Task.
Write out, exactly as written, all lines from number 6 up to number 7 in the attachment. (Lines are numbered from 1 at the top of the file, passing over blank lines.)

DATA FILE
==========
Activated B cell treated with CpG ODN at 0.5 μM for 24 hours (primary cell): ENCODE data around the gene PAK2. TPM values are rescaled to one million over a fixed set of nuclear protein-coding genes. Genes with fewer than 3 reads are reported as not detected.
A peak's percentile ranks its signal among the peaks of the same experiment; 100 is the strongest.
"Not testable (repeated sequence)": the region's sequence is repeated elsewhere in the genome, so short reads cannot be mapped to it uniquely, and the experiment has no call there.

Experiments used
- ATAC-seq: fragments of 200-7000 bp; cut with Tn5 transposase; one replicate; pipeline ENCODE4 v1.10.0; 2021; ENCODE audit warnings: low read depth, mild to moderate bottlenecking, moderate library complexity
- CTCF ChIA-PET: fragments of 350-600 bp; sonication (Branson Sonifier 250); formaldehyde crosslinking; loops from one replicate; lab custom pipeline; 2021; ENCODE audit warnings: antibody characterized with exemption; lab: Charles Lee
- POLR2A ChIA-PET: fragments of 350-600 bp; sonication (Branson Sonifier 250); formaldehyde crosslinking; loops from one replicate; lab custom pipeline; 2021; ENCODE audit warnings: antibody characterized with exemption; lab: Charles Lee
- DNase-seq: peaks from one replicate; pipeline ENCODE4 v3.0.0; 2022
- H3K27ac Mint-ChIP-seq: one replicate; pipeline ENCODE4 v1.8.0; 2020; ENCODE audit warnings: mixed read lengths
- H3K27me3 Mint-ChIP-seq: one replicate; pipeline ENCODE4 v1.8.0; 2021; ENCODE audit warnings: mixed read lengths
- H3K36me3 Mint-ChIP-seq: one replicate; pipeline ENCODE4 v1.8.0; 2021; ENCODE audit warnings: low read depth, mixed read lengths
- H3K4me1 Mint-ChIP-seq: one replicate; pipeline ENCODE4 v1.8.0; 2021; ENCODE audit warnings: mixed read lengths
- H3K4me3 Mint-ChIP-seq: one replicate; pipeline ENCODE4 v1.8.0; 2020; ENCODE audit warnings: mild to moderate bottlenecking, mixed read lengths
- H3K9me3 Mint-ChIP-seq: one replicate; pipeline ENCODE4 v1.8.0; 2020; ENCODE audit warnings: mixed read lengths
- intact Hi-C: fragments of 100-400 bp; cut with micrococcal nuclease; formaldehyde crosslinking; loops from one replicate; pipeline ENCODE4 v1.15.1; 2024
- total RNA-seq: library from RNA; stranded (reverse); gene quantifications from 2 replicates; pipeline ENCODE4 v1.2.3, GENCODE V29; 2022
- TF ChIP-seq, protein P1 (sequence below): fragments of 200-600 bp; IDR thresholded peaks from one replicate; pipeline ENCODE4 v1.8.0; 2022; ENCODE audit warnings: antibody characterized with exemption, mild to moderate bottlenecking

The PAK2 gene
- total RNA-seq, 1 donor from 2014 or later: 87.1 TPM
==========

- CTCF ChIA-PET: fragments of 350-600 bp; sonication (Branson Sonifier 250); formaldehyde crosslinking; loops from one replicate; lab custom pipeline; 2021; ENCODE audit warnings: antibody characterized with exemption; lab: Charles Lee
- POLR2A ChIA-PET: fragments of 350-600 bp; sonication (Branson Sonifier 250); formaldehyde crosslinking; loops from one replicate; lab custom pipeline; 2021; ENCODE audit warnings: antibody characterized with exemption; lab: Charles Lee